4/12/12 Focus Stock – AngioDynamics Inc. (ANGO)

My focus stock this week is a small medical device maker, AngioDynamics (ANGO).

Through the week, five Form 4 filings were made by four insiders purchasing a total of just under 15,000 shares. Similar to JVA last week, generally we do not see small purchases like this hit our screens unless there are few filings on a particular day.

The filings showed up in our alerts for filings made on Tuesday and Thursday which totalled about $94,000 and $31,000 respectively. Another smaller filing was made on Wednesday as well. The purchases made on Monday included 5,000 shares by the CEO, Joseph Devivo.

Though the purchases were relatively small in size and dollar amount, when viewed in a larger context, a nice picture develops.

Let’s have a review of AngioDynamics using my research points.

1. How many shares were bought or sold in relation to the amount owned before the transaction(s)?

The four insiders who purchased shares during the week along with the amounts are shown below:

Who Date Shares Price Shares After Purchase
BUCCI VINCENT 4/9/2012 2000   11.80 31,846 (D)
DEVIVO JOSEPH 4/9/2012 5000 11.82 36,000
KAPUSTA MATTHEW C   4/10/2012 1000 11.40 16,000
GOULD KEVIN J 4/11/2012 2700 11.72 2,700
BUCCI VINCENT 4/12/2012 4000 11.82 4,000 (I)

View: Positive

2. Is the stock price near its recent or long-term high or low?

The stock hit a new 52-week low at $11.35 during the week as the insiders were purchasing. The stock has not traded below $12 since mid 2009. Looking at the 5-year chart, it is clear that $10 is hard resistance.

View: Positive

3. What do the fundamentals and earnings picture of the company look like?

The fundamentals are good for the most part. Of particular note is a cash hoard amounting to over $5.50/share. Book value is over $16/share, and there is minimal long-term debt.

The recent earnings report showed quarterly sales down 2% from prior year, gross margins down 1%, and for the quarter a loss of 7 cents/share attributed to one-time costs largely for restructuring. Removing the one time costs gave a profit of 9 cents/share compared to 15 cents/share a year ago.

I don’t like one-time costs and companies that brush them off and claim what their profit would have been without them. Too often, we see companies taking these one-time costs year in and year out, and then they’re no longer one-time costs, but the norm of how business is conducted. There’s a reason why it’s called “non-GAAP”, because it is not part of accounting standards. So, in our book, ANGO posted a loss of 7 cents/share for the quarter and that’s the end of the story.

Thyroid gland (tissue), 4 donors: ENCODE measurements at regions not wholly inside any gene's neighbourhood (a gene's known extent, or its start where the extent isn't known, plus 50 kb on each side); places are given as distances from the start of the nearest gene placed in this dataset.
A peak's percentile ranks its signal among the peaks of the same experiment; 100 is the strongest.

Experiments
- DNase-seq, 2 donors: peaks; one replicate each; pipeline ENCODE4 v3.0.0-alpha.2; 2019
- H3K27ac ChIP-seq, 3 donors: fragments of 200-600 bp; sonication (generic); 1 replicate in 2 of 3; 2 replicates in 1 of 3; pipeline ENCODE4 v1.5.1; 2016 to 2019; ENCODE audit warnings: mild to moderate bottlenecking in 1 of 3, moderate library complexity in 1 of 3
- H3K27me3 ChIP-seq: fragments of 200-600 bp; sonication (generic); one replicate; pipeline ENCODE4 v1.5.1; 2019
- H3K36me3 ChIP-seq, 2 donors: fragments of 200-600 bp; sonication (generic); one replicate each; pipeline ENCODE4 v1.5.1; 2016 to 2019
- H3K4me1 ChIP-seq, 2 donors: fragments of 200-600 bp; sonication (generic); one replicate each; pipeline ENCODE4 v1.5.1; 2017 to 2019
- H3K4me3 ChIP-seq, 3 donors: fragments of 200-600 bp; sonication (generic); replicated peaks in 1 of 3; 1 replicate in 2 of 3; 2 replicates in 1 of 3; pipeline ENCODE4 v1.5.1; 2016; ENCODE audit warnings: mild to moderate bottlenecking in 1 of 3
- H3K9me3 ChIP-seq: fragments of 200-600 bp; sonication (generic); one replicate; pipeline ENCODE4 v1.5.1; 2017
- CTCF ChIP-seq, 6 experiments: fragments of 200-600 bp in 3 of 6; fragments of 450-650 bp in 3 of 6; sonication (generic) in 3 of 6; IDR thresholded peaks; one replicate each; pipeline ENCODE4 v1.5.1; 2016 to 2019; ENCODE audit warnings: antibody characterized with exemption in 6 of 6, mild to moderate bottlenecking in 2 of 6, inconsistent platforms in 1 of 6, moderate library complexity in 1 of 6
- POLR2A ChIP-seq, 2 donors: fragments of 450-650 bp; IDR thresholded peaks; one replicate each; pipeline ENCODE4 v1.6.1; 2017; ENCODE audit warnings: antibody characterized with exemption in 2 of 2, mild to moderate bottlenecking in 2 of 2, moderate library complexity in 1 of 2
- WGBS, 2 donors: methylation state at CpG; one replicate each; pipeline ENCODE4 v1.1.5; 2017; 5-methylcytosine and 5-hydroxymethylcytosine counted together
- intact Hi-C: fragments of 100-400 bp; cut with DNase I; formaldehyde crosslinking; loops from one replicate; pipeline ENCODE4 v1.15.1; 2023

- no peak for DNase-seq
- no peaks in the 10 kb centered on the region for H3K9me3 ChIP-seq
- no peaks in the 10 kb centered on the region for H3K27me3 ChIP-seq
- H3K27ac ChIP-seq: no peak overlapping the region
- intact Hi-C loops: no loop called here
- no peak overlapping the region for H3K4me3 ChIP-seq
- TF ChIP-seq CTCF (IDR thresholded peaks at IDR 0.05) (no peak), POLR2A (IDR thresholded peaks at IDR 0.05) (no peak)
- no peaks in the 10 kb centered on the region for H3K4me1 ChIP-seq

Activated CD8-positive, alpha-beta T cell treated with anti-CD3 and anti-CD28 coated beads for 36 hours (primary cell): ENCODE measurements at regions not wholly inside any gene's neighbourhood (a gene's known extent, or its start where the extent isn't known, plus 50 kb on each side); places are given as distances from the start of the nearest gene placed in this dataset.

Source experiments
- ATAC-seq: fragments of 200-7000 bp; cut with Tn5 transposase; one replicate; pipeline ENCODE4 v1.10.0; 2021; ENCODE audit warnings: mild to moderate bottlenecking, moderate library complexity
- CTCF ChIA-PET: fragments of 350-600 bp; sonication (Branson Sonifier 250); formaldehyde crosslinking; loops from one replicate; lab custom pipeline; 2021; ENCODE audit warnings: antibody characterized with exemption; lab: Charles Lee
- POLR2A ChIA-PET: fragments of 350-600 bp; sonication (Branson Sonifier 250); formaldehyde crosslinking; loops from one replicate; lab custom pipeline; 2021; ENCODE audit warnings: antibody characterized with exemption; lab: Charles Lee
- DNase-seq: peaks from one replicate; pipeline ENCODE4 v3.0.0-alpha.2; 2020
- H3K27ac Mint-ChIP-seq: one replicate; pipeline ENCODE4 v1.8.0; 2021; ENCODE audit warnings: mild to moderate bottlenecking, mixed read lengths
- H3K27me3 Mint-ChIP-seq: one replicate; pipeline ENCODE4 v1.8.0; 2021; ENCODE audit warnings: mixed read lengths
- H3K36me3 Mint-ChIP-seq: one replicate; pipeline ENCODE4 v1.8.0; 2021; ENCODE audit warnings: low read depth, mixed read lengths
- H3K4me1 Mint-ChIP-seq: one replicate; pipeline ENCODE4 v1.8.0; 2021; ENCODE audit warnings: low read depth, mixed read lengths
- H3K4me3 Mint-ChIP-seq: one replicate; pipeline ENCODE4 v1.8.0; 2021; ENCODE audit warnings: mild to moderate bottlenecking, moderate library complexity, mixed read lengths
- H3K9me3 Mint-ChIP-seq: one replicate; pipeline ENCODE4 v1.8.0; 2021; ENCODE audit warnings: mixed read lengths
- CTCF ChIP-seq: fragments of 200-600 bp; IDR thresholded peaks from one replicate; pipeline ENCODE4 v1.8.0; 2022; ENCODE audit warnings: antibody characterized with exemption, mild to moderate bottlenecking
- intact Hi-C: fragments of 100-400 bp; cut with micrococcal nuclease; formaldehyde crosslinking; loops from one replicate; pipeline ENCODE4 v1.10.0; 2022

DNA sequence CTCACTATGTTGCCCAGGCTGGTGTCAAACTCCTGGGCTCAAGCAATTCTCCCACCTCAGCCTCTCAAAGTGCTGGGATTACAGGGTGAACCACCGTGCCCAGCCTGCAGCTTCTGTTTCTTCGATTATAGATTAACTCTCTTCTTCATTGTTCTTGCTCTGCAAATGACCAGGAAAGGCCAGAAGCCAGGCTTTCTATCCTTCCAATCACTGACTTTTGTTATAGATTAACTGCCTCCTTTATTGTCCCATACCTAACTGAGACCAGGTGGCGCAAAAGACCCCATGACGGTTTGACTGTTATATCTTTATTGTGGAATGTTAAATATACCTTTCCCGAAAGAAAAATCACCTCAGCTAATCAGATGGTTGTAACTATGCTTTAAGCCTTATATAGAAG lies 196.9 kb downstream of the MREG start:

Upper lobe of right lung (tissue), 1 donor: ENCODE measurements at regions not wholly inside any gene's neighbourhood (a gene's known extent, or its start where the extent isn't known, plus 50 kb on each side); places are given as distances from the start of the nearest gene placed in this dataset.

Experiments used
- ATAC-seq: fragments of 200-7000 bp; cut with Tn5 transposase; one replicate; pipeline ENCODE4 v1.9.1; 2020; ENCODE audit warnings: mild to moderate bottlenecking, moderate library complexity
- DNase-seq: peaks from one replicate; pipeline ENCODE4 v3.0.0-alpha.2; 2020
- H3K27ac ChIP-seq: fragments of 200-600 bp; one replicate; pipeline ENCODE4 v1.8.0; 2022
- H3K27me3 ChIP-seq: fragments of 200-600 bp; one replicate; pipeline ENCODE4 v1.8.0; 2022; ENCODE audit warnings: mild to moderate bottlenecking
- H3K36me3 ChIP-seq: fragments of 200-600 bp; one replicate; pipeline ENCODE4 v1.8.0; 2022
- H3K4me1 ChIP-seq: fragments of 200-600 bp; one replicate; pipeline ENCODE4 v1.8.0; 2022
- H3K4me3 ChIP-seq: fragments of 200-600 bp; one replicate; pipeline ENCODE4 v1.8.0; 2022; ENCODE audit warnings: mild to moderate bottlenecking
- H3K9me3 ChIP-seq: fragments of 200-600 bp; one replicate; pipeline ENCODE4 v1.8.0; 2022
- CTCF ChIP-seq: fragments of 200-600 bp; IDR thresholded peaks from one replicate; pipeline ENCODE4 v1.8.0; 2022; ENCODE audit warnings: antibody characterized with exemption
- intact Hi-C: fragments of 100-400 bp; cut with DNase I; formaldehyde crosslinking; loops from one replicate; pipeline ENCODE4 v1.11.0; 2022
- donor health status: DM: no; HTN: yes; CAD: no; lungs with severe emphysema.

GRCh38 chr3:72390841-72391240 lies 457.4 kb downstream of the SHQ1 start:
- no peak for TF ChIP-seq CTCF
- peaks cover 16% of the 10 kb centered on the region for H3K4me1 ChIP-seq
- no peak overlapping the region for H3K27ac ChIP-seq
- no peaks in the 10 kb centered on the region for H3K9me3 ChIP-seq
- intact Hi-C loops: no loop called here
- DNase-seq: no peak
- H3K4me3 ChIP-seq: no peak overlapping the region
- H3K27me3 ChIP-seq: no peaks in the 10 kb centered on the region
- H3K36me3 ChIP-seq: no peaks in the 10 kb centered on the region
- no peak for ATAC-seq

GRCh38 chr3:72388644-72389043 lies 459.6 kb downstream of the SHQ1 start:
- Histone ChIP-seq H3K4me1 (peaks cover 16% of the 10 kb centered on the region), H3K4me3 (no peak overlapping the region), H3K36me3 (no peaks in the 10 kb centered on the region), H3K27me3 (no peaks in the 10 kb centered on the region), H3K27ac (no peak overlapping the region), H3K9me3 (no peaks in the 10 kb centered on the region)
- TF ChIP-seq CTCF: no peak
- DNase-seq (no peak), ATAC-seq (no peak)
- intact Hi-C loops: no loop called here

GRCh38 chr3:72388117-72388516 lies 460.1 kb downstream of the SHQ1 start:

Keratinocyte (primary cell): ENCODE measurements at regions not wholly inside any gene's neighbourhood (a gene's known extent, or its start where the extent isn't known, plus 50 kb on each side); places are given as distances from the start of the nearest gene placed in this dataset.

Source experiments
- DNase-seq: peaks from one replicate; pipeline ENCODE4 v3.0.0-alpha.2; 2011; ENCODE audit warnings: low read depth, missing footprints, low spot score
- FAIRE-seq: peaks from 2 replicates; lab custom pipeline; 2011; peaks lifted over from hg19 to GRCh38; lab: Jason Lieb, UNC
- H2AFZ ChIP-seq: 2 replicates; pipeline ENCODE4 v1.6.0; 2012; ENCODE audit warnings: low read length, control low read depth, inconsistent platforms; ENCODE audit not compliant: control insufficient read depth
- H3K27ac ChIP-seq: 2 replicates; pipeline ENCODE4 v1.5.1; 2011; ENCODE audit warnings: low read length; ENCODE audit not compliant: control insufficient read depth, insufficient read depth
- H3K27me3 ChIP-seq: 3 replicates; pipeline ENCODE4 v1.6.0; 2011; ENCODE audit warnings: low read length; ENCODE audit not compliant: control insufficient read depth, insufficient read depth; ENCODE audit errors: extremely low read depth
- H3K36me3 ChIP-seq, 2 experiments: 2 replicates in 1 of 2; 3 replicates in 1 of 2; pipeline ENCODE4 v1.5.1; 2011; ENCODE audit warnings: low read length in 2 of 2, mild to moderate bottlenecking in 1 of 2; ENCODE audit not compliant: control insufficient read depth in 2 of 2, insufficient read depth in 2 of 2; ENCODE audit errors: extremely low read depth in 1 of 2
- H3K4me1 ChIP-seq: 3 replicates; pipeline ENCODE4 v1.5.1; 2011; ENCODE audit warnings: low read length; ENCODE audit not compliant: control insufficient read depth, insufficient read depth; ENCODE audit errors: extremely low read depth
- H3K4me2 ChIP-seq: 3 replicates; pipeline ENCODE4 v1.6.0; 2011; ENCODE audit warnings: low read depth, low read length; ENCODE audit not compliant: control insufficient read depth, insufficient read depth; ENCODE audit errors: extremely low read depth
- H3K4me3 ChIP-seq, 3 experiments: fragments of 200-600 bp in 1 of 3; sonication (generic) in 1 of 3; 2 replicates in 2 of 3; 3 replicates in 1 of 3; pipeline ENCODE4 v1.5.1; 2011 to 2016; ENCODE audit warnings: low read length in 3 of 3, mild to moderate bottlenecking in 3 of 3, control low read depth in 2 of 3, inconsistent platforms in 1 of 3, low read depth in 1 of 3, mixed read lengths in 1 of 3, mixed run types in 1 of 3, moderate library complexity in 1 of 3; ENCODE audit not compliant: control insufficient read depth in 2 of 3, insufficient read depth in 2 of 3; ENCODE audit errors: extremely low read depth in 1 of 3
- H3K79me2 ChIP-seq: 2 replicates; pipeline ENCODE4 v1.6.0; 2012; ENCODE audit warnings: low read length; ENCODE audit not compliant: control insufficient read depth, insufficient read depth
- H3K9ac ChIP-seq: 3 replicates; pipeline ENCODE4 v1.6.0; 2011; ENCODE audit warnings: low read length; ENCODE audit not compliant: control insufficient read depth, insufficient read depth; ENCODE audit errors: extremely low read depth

View: Neutral

4. Are there any other items of interest that may raise red or green flags? 

a) Insiders routinely buy shares. Going through the history, purchasing shares is the norm, they don’t sell. This is very positive. It shows management has skin in the game, and are willing to invest more should they believe shares are undervalued.

b) The company is in the process of completing an acquisition that will solidify it’s position as number one or two in each of its key markets. More information can be found in the prior link to the earnings report press release. This is a link to the full 10-Q.

View: Neutral

Overall View: Somewhat Positive

The company has been clear with its 2012 earnings guidance that this will be a year for rebuilding. With the acquisition of Navlyst Medical, some restructuring, and investment in quality control, profit will be held back as a result. However, the investments being made now, should translate into sales and profit growth going forward. With reduced earnings through the remainder of 2012, I believe it will make 2013 very good as comparables for 2012 should be easy to beat showing excellent growth.

Aside from the short-term restructuring issue, the balance sheet is very strong with $5.68/share in cash, and a miniscule $7 million in long-term debt. Book value checks in at $16.33/share.

This is a company I personally like and would consider purchasing the stock. The simple reason is that the company manufactures/sells tangible products, it is profitable, it has an excellent cash cushion, and negligible debt. I like companies with strong balance sheets because it gives them flexibility to ride out storms, make prudent acquisitions, and shareholders have tangible value (can’t get any more tangible than hard cash).

Do you own ANGO? Have any thoughts on these insider purchases? Other thoughts? Let’s discuss it.


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